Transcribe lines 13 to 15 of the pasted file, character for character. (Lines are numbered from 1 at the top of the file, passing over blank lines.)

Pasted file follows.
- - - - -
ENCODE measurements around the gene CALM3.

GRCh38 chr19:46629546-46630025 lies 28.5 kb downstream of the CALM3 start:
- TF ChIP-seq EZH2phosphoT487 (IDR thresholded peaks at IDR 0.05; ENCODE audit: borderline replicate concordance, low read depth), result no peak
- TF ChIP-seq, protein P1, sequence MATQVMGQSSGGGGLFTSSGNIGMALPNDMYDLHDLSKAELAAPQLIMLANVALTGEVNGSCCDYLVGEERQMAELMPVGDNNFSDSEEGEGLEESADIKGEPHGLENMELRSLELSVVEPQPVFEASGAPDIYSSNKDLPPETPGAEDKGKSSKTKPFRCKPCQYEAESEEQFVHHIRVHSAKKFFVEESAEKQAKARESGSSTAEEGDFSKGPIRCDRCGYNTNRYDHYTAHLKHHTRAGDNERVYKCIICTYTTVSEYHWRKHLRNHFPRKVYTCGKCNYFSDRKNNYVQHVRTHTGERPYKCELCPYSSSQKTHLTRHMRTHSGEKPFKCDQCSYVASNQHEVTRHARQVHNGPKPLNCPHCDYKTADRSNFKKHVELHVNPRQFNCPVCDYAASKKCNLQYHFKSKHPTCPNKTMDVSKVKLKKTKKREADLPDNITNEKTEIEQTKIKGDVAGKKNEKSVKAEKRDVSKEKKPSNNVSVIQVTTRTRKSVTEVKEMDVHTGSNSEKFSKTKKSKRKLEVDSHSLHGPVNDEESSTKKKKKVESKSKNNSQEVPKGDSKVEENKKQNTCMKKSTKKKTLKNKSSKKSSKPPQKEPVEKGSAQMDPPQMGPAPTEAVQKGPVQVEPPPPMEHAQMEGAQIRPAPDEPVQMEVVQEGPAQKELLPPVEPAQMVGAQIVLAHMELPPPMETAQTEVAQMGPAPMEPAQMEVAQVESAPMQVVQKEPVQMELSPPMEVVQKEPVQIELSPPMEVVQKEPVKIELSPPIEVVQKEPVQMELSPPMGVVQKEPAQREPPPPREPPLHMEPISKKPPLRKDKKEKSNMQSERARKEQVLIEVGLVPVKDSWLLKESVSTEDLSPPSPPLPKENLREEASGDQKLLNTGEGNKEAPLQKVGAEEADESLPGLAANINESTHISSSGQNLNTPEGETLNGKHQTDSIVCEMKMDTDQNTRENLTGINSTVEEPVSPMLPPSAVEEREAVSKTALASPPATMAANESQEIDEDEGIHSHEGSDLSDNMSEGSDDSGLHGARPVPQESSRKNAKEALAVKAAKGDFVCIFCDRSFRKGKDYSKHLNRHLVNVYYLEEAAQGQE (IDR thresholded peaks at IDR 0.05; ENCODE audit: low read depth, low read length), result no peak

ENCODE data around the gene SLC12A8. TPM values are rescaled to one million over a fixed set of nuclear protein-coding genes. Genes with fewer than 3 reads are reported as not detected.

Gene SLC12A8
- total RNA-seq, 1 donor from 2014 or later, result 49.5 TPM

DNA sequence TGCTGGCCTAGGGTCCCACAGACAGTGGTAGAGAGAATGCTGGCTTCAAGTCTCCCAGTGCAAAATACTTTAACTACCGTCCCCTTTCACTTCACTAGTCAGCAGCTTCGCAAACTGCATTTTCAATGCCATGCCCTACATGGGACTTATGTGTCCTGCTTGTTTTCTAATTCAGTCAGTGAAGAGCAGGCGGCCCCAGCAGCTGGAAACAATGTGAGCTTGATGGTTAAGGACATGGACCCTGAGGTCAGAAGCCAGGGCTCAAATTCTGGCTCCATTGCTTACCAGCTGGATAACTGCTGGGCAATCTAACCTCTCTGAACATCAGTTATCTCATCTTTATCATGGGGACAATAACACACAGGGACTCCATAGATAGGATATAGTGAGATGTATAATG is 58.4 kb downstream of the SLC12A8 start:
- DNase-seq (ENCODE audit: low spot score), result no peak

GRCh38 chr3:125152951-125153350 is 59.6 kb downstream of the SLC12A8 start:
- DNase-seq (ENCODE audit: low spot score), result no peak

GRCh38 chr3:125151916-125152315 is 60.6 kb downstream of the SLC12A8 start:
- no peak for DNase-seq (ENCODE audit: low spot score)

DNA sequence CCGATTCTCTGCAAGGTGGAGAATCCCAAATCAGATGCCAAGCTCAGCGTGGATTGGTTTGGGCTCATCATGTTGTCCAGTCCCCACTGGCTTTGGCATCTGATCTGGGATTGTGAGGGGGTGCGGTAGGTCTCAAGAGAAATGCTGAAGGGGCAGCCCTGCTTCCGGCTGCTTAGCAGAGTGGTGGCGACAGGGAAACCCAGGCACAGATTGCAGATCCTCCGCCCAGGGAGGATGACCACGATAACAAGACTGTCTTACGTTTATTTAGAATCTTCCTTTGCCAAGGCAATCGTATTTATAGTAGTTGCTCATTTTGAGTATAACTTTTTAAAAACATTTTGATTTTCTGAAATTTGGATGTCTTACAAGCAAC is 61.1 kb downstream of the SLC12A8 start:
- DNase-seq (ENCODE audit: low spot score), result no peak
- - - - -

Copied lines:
- no peak for DNase-seq (ENCODE audit: low spot score)

DNA sequence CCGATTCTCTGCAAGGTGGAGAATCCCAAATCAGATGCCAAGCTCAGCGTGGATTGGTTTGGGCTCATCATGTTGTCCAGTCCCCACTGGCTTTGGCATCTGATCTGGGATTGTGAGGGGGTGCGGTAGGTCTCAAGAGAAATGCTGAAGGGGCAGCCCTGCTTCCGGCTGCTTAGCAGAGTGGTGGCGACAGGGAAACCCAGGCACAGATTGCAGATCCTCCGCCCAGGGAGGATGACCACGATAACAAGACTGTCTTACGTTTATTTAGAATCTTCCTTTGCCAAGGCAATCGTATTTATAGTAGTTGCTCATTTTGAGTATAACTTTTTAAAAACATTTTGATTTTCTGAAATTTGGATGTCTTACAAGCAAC is 61.1 kb downstream of the SLC12A8 start:
- DNase-seq (ENCODE audit: low spot score), result no peak